Posted 2019-08-09 with tags rsync, linux

Rsync seems to be better for file/directory operations than cp and scp; though the many features and capabilities can be a bit of an impediment at first. Read the man page for a number of simple and helpful examples of usage.

Retrieve a directory from a remote server:

rsync -hazP remote_server:directory local_copy

Where the -hazP flags mean the following:

  • -h display human readable file sizes
  • -a archive mode - syncs recursively, preserves symbolic links, modification times, group, owner, and permissions (a great option in most use cases, and means one does not need to use the r flag)
  • -z use compression during the tranfer (generally always good, will speed up transfer times and use less bandwidth)
  • -P combination of --progress and --partial flags; displays a progress bar, and allows resuming interrupted transfers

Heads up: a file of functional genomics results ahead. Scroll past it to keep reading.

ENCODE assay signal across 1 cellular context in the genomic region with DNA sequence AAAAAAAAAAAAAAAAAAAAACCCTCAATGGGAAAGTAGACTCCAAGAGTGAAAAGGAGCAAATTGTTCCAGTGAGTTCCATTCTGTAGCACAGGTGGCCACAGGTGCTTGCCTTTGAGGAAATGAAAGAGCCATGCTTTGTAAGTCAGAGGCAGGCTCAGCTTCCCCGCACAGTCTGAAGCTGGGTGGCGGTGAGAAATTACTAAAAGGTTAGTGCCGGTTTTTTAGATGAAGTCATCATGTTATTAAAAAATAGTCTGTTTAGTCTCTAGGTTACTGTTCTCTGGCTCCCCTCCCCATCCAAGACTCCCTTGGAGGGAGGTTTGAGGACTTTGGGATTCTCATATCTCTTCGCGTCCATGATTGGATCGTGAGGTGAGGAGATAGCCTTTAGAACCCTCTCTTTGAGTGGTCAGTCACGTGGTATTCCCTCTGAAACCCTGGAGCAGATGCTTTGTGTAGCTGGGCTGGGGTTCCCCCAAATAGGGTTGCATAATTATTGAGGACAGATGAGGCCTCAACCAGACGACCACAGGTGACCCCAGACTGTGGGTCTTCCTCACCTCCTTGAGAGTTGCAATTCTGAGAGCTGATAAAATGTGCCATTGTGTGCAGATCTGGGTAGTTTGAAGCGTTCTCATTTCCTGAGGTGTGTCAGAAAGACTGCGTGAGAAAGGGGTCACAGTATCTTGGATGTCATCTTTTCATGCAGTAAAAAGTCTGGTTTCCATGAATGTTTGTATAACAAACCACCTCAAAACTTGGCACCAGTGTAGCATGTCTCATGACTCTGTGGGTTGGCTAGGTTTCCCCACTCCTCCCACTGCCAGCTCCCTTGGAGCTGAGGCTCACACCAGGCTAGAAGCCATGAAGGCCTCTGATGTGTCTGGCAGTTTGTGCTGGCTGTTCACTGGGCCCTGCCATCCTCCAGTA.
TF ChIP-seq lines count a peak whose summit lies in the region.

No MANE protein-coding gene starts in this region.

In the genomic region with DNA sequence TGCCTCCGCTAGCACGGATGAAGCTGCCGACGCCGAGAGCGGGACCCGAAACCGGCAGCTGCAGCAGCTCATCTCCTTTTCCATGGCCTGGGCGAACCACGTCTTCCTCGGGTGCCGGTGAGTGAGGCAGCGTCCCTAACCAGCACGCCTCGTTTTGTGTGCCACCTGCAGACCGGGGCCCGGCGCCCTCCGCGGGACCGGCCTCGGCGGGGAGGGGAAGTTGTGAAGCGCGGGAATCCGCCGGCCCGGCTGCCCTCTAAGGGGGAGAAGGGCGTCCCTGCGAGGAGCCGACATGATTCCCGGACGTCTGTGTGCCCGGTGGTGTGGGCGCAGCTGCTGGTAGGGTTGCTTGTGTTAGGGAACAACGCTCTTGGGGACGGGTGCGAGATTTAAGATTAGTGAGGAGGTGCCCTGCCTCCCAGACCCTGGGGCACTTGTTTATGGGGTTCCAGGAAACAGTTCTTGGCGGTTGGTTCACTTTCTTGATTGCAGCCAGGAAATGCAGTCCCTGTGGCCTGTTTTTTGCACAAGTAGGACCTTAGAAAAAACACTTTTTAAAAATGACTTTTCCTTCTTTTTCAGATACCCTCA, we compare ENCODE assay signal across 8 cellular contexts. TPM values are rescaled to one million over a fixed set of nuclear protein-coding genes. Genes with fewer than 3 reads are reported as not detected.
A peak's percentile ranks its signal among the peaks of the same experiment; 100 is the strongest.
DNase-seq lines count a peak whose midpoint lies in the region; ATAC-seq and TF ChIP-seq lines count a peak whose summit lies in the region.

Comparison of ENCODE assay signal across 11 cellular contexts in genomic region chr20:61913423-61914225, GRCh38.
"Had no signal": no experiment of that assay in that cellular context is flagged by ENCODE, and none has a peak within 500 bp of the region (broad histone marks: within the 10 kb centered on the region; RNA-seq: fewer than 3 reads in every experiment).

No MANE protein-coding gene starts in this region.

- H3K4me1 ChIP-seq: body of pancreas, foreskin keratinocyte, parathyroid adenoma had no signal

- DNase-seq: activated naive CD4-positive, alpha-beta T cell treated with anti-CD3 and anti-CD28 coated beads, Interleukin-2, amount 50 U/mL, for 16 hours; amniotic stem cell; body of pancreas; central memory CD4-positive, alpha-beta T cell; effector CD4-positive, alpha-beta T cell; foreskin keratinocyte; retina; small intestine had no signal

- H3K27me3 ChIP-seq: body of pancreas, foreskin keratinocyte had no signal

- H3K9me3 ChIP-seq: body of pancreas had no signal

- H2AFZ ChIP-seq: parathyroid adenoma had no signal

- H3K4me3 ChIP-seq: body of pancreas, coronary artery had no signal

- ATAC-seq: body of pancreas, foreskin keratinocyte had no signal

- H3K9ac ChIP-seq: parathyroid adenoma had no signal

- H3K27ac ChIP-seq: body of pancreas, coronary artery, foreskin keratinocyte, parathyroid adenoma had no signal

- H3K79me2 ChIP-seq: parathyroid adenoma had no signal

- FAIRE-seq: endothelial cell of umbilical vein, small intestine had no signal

If one is attempting to keep a local copy of a folder in sync with a folder on a remote server, the --delete option is required to propagdate deletions that have occurred in the source directory to the local copy. Basically if one makes an initial copy of a directory containing some files, and a file is deleted from the remote folder, and one runs the same sync command again, the file that has been deleted from the remote directory will still exist in the local copy. In this case the --delete option is needed if one prefers that the deleted file is removed from the local copy as well.

rsync -hazP --delete remote_server:directory local_copy

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